SFF) How would you describe the cinema of the 80s and 90s in terms of the portrayal of action scenes and their heroes?


M.G.) Many of the best action films of the 80’s and 90’s were notable for the sheer magnitude of their set pieces. Productions budgets were high and a sense of spectacle was achieved through quick-cuts and rhythmic editing to achieve bigger than life action.


SFF) How do you see the change in the way stories are told in modern cinema compared to the past? Is it still possible to incorporate many substantial nuances of editing, especially in the big blockbusters, and does this technique often only serve to string together quick action scenes?


M.G.) Good storytelling is good storytelling—it really does stand the test of time. The strength of the screenplay is paramount in that regard. Styles vary from decade to decade, such as fast-cutting vs. slower more methodical editing but this is really more cosmetic than anything else. Compare Eisentein’s POTEMKIN to say, Peckinpah’s THE WILD BUNCH and you can see that classical editing has broken the mold between what is sometimes wrongly considered “old fashioned.” Dzign-Vertou’s MAN WITH A MOVIE CAMERA is avant-garde in such a way that it is as “modern” as cinema can be. What’s old again is new again. Stringing set pieces together with inconsequential scenes between them is simply bad storytelling, no matter what decade of film history we’re discussing.


SFF) Has the increase in visual effects made it more difficult to edit a film today compared to the '80s, where a lot was happening right in front of the camera?


M.G.) It’s more difficult, it is more complex in what we can achieve during the editing process. If you can dream an idea, you can make it a reality with visual effects. The only limitations are your budget.


SFF) One of the more recent films that intelligently revives a film series from the "good old days" is RISE OF THE PLANET OF THE APES (2013). Here you were also responsible for the editing. This film also surprises with an absolutely surprising resolution. When you were editing this film, how many times did you rearrange the famous final scene or did everything fit the first time?


M.G.) The film was tightly pre-visualized and is pretty much consistent with the Original plan.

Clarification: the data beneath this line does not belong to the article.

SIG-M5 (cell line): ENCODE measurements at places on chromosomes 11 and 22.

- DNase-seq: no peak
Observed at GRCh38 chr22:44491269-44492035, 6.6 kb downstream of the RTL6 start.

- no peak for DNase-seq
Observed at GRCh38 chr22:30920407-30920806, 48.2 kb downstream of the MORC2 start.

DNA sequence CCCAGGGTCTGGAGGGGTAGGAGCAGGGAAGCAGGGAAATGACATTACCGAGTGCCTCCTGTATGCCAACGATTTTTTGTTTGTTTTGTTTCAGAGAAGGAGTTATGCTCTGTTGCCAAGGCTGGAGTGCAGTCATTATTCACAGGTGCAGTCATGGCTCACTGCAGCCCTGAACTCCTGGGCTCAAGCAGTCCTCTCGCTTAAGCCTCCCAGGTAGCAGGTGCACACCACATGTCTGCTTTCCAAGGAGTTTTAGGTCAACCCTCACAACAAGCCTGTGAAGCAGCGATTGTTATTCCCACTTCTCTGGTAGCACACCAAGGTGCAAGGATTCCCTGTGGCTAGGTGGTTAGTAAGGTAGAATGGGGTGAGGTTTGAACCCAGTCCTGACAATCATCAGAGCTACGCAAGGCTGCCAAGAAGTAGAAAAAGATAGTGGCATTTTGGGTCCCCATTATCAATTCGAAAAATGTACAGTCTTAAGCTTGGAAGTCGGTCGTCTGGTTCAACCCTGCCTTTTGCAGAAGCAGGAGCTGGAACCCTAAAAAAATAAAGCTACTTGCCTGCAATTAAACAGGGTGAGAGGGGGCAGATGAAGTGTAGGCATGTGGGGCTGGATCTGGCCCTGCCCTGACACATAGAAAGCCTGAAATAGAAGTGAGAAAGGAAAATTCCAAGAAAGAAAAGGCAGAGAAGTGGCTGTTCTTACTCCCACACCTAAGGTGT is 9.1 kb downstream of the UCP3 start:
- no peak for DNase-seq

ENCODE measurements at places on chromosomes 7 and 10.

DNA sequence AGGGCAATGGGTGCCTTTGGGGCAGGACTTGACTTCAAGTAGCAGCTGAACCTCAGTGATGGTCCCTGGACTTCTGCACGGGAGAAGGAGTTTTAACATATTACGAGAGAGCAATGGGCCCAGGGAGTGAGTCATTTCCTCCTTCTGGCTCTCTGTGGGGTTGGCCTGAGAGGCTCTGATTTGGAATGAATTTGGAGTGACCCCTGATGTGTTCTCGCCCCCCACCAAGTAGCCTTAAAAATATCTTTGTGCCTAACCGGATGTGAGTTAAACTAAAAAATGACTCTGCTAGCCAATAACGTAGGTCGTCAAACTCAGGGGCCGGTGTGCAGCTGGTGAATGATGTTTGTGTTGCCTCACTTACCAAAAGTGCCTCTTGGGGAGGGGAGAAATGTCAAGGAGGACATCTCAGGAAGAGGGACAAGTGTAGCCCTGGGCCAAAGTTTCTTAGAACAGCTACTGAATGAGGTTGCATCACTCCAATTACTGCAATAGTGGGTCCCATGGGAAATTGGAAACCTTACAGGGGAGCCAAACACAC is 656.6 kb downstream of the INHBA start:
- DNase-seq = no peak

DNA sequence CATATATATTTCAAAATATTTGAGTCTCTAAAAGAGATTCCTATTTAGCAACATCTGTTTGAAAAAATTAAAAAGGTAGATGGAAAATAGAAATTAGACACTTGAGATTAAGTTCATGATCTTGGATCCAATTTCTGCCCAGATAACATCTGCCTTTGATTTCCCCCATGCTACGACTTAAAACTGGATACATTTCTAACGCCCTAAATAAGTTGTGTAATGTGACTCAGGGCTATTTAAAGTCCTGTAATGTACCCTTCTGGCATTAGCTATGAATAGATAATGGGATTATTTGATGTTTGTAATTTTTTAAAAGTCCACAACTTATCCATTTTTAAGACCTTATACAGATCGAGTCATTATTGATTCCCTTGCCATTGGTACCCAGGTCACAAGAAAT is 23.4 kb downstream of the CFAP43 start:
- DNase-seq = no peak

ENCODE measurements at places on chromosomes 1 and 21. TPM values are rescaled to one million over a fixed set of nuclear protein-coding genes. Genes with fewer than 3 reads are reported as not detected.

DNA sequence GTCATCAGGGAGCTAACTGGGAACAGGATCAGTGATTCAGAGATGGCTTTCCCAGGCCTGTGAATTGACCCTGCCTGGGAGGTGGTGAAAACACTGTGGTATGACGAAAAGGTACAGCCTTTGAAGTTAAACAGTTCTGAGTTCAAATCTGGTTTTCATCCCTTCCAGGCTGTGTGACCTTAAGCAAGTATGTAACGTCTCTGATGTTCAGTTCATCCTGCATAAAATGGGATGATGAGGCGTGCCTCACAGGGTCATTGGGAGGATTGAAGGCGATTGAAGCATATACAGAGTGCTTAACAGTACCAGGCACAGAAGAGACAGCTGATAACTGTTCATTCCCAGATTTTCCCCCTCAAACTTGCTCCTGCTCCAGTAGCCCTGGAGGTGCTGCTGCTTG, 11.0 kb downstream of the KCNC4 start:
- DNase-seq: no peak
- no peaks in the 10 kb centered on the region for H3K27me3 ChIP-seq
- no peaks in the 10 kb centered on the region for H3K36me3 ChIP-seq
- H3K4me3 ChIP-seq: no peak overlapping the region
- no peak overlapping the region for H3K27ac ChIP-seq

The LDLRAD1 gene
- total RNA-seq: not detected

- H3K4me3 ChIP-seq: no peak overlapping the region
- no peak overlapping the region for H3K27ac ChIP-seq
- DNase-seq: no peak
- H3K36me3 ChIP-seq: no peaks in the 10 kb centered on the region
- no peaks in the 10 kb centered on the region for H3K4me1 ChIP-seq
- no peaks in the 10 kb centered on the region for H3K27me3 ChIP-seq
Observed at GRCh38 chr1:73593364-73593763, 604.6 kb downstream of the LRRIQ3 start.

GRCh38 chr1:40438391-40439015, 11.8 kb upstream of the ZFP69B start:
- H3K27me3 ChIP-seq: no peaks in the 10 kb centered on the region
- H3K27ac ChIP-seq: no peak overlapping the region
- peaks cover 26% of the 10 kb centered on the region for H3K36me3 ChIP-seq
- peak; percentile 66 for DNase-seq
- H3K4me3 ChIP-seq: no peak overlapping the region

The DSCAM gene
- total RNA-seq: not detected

SFF) Let's stay with this film for a moment. There is a wonderful homage (like many other scenes) to the old series. In one scene Ceasar yells the word NO. When I saw this scene in the cinema at that time it became absolutely quiet and everyone was shocked. That's how emotional film can be. How exactly did you go about planning that scene?


M.G.) No pre-arranged plan other than the screenplay and the performances of the actors.


SFF) Which software do you use for editing (and if so why)  or do you work analog?


M.G.)  I have used AVID for all my digital editing. Haven’t done analog editing in decades.


SFF) What tips do you have for prospective editors who would like to work on feature films?


M.G.) With lots of classic movies, edit as much as possible even if it’s little movies that you make with your mobile devices. Have a clear concept of what you want to be creating and go for it. Be brave in your editing choices.


SFF) Do you have any collaboration which was the most influential in your career and why?


M.G.) My collaboration with Jim Cameron on THE TERMINATOR was a magical, lifechanging experience. The movie felt like it was editing itself.


SFF) We all have our favorite movies. Mine is PHASE IV for example. But which movies do you really don´t like and why?


M.G.) In general, the movies I don’t like are the ones which seem like thefilmmakers are not committed and passionate about their work. I prefer to concentrate on seeing the good in movies, as opposed to criticizing the flaws in a given work.


SFF) I am really  into science fiction (or fantasymovies in general) because I think, that those kind of movies are the best way to show actual political and social events. For example SOYLENT GREEN or SILENT RUNNING. Do you believe that these genres can transfer something to the people? Would it make sense to return to this tradition in today's difficult socio-political times? The transport of overcoming social problems through entertainment films?


M.G.) Science fiction films in particular have a long history of metaphorically dealing with cultural and social issues the forces the audience to confront the issues of the day.


SFF) Do you have a project you always wanted to do or are there something in progress we can enjoy in the future?


M.G.) Nothing in particular.


SFF) Hand on heart: Which film would you have liked to be involved in?




SFF) I held up with the most important question to the end: What was the most difficult project you were working on and why?


M.G.) For various reasons THE LAST BOY SCOUT was very difficult because the producer and the studio were at odds with the vision of the director, resulting in a lot of arm-chair quarter backing. There were too many chefs in the kitchen.